The birthplace of Mahatma Gandhi and the land that produced Mohammad Ali Jinnah, the founder of Pakistan, Gujarat has been at the centre-stage of South Asia’s political iconography for more than a century. As Gujarat, created as a separate state in 1960, celebrates its golden jubilee this collection of essays critically explores the many paradoxes and complexities of modernity and politics in the state. The contributors provide much-needed insights into the dominant impulses of identity formation, cultural change, political mobilisation, religious movements and modes of communication that define modern Gujarat.
This book touches upon a fascinating range of topics – the identity debates at the heart of the idea of modern Gujarat; the trajectory of Gujarati politics from the 1950s to the present day; bootlegging, the practice of corruption and public power; vegetarianism and violence; urban planning and the enabling infrastructure of antagonism; global diasporas and provincial politics – providing new insights into understanding the enigma of Gujarat. Going well beyond the boundaries of Gujarat and engaging with larger questions about democracy and diversity in India, this book will appeal to those interested in South Asian Studies, politics, sociology, history as well as the general reader.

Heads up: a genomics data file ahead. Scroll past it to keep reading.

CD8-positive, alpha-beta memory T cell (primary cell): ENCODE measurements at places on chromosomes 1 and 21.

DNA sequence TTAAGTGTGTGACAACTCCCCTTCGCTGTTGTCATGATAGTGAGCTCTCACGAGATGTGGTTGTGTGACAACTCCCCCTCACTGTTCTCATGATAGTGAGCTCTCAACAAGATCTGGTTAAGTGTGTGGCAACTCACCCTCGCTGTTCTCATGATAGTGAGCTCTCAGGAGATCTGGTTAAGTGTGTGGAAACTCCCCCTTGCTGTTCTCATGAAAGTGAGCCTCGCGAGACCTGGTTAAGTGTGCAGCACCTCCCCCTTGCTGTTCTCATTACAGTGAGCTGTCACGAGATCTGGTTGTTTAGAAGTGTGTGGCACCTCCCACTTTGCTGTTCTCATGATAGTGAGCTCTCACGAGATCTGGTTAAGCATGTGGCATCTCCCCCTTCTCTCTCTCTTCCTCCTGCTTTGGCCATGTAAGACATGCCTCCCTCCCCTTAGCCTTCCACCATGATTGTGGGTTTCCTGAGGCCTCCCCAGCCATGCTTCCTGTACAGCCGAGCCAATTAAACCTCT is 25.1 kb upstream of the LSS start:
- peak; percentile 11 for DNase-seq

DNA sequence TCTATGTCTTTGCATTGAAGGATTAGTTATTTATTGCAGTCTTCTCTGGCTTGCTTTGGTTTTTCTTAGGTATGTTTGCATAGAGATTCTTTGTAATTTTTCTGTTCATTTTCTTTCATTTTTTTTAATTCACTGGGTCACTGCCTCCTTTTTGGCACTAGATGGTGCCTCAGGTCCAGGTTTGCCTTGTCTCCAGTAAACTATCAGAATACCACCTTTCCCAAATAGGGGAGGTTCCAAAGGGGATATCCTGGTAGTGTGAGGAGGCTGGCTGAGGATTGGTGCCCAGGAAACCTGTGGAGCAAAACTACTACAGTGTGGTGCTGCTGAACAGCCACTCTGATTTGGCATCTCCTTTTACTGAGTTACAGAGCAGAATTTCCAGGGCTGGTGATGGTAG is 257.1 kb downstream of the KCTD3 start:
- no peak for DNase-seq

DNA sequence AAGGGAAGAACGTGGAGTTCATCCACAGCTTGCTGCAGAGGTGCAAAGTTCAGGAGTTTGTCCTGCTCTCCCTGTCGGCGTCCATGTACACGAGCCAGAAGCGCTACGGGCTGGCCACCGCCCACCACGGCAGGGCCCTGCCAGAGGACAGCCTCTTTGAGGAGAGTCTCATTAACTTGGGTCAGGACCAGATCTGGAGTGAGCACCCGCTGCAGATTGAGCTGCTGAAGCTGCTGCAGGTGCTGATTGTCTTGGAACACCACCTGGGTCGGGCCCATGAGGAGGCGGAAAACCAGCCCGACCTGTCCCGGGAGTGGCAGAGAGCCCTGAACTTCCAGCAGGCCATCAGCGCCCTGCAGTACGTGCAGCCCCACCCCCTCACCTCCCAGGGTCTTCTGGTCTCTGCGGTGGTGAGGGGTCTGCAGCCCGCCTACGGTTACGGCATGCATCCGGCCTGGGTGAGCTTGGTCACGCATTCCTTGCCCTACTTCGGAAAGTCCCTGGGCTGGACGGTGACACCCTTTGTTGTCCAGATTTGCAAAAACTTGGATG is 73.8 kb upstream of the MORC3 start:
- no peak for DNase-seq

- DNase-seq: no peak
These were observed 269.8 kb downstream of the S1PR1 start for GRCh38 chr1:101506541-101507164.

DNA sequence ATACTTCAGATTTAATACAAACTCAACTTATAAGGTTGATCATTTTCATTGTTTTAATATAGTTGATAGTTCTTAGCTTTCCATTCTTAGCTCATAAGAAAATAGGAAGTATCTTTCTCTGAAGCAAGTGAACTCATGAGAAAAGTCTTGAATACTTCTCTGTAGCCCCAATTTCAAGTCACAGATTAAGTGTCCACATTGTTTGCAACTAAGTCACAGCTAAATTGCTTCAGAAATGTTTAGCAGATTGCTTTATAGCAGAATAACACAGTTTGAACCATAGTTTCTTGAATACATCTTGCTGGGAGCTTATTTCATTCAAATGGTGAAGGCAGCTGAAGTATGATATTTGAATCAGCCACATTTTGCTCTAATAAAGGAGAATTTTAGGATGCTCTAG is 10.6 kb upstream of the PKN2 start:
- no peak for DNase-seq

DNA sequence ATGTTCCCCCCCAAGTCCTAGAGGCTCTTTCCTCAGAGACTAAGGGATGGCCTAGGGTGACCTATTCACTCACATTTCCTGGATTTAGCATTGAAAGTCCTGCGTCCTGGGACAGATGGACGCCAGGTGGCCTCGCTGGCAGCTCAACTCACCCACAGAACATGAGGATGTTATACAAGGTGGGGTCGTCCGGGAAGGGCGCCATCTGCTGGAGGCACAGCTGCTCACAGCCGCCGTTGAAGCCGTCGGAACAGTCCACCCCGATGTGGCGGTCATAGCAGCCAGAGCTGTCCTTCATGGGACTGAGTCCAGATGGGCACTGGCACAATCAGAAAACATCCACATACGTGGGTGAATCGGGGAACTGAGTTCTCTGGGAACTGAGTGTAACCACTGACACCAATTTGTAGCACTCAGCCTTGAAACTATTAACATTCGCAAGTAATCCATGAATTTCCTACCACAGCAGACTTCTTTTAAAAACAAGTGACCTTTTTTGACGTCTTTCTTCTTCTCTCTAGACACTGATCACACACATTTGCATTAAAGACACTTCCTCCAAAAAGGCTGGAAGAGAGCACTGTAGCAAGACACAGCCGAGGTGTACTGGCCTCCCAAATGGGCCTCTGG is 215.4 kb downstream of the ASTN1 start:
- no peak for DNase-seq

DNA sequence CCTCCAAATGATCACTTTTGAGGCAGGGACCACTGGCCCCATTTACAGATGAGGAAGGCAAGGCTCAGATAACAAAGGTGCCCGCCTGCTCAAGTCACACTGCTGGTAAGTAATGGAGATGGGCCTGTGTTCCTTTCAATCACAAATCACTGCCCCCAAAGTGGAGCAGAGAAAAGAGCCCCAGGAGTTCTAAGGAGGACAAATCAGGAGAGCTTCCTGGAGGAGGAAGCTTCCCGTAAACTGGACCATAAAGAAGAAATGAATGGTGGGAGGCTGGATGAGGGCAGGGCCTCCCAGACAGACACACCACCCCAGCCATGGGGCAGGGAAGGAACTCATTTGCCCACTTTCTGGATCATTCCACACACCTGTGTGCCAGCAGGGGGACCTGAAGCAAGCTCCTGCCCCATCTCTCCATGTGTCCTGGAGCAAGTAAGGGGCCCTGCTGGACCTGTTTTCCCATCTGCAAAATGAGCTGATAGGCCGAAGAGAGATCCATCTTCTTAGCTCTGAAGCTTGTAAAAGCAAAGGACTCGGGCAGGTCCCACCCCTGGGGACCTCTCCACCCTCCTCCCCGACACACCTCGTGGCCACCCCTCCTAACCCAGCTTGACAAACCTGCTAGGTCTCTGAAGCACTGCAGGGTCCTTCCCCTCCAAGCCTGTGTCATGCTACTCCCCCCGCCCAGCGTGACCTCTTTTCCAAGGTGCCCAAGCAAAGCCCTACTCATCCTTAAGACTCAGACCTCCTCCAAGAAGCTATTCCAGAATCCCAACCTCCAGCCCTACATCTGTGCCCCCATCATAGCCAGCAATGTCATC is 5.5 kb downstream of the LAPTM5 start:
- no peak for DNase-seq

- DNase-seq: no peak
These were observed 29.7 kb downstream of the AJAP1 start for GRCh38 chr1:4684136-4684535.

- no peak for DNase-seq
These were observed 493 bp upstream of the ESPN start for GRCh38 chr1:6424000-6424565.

This book was published as a special issue of South Asian History and Culture.